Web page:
When I am coaching, particularly if it is around a thorny issue, I may ask someone “What would you advise your best friend to do if s/he was in this situation?”. The answer can push someone through the fog of their own thoughts and provide the motivation they need to do what is right for them, too.
And it’s a reminder that we all need human touchstones; people we can check in with when we are grappling with a problem, or uncertain which course of action we should take.
When we are young, there is almost always an older person in our lives whom we admire and respect. This can be a relative or teacher, or perhaps a sports coach or other youth worker. We look up to them and model our behaviour on theirs. We may do this without even thinking about it.
As we get older, our role models will change. More people come into our lives and influence what we do and how we think. We replace old role models with new ones, those who better fit our current situation and aspirations.
If role models are the people we compare ourselves to, and set the standards we aim for, it’s important that we choose them wisely. Positive role models can help us to become the best version of ourselves (bad role models will do the opposite). So where should we look?
We can start with our elders. Older relatives such as parents or grandparents are often our early role models but just because we are older, and so are they, it doesn’t mean they don’t still have things to teach us. We should listen to their stories, understand their struggles and learn from their successes and their failures. So often we dismiss the generation before us as irrelevant, but there are still things we can learn from them (even if at times we need to use strong filters).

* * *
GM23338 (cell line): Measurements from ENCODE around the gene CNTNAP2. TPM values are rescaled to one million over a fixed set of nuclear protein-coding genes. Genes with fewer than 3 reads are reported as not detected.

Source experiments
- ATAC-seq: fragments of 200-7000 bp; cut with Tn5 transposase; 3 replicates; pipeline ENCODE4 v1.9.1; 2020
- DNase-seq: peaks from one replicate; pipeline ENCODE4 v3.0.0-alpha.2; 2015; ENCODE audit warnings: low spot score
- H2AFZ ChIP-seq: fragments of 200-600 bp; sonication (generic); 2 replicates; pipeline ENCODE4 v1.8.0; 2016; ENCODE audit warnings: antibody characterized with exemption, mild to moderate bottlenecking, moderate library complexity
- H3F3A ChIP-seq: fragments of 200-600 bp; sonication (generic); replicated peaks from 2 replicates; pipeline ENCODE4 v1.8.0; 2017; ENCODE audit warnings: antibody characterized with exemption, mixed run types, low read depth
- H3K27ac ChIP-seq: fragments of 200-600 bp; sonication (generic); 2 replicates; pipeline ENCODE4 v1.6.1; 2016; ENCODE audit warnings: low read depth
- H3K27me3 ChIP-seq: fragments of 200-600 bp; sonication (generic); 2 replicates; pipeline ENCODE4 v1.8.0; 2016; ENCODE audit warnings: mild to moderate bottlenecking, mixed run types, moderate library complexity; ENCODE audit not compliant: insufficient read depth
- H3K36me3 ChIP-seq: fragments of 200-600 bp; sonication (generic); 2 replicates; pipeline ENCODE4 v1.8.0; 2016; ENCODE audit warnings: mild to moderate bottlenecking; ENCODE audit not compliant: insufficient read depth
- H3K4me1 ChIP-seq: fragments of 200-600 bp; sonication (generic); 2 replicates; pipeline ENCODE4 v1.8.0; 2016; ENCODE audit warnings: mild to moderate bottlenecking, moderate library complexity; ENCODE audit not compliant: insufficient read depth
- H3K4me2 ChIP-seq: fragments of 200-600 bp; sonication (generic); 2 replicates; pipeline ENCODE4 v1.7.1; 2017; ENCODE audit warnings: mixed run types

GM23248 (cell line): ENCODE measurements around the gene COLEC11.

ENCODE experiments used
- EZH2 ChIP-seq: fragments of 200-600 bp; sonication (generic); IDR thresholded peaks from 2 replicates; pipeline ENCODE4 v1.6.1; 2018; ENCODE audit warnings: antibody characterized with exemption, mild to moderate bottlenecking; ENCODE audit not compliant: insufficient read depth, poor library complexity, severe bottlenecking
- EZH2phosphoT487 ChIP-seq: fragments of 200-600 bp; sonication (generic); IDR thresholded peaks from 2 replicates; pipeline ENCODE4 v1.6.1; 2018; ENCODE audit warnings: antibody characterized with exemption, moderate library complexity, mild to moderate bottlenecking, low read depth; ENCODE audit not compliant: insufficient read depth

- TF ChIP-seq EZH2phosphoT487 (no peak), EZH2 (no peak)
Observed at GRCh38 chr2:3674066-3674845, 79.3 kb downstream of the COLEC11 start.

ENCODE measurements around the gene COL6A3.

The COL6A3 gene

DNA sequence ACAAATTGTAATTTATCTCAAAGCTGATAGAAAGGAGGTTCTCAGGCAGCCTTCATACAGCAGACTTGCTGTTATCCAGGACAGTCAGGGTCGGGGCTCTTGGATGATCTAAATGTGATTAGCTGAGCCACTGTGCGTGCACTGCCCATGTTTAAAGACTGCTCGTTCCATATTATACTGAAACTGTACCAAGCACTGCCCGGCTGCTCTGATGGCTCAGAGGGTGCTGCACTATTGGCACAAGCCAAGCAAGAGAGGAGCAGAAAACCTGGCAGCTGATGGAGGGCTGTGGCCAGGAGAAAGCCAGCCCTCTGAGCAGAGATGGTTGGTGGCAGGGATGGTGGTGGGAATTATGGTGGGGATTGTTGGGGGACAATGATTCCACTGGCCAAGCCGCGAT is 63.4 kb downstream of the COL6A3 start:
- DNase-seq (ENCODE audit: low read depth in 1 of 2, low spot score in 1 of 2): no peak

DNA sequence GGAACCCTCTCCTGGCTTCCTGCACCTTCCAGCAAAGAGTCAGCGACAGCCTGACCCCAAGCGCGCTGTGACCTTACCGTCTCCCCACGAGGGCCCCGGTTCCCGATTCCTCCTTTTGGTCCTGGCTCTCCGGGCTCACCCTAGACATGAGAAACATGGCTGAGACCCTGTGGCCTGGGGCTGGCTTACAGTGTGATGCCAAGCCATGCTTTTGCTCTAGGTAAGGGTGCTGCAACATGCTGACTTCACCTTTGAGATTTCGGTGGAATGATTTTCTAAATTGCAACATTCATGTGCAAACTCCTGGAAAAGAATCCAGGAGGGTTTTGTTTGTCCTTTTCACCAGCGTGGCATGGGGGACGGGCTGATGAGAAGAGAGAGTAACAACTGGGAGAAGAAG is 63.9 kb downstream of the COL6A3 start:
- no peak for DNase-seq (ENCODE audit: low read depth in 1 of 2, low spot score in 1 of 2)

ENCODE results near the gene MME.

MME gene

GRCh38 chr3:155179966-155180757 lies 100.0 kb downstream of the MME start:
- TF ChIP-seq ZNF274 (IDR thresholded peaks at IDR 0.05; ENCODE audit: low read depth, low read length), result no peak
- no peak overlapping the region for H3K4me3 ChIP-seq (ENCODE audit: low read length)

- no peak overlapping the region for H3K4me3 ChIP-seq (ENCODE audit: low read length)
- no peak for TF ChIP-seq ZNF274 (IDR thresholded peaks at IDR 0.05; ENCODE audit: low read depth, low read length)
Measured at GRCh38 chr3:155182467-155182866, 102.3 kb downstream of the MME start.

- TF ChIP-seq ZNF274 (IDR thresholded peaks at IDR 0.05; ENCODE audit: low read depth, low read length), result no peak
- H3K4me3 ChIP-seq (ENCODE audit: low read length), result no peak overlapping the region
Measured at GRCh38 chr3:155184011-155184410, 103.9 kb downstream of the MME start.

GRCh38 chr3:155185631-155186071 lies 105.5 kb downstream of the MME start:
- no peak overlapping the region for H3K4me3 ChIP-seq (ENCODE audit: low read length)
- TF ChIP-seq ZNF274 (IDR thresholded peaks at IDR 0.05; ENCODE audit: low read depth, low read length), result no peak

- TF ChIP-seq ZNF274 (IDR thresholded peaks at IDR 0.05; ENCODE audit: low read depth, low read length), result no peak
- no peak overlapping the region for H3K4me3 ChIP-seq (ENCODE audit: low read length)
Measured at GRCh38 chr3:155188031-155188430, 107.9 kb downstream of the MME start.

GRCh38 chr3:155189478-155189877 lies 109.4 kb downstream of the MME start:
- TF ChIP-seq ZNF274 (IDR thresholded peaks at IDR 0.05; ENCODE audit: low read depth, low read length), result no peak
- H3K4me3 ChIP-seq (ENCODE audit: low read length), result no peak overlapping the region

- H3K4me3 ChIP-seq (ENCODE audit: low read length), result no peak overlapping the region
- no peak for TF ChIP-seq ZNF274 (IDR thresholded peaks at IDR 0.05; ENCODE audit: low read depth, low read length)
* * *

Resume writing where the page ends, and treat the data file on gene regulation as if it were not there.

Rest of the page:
I have found role models in history or in biographies. Just last weekend, I read the last of Maya Angelou’s autobiographies (Mom & Me, & Me & Mum). Her life could not have been more different to mine but her bravery, her ability to forgive and her capacity for love, all resonated with me as things to aim for.
Role models also reside in novels. One of my favourite quotes is from To Kill a Mockingbird. “You never really understand a person until you consider things from his point of view…until you climb into his skin and walk around it,” Atticus tells his daughter, Scout. And I’ve never read a more powerful story about the power of empathy.
If we are fortunate, we can find role models in the workplace. Although the term is widely used in connection with leadership and management, our best role model may not be our boss. It may be someone who projects confidence and ability; who acknowledges her successes without coming across as arrogant; or who seems to have a good work/life balance even though she is a working mum.
Finally, a community such as this one is rich in role models. Role models we find online help us to recognise that no one belongs on a pedestal. We are all human, and we all make mistakes. It is how we deal with the mistakes that count. In online communities, if someone does or says something you don’t agree with, you will find other role models you can look to instead.
If we are lucky enough to know our role models personally, we can ask them questions that will dig a bit deeper into the experiences they have had and see what we can learn from them. If we find them in a book, or in history, we can ask ourselves the following questions:
What do I admire and respect about this person?
What do I understand about their journey and their experiences, and how does this inspire me in my own journey?
What strengths and abilities do they show that I would like to improve in myself?
If I could do one thing to be more like my role model, what would it be?
Understanding our role models, and why we have chosen them will helps us to build an understanding of ourselves, and the kind of person we want to be.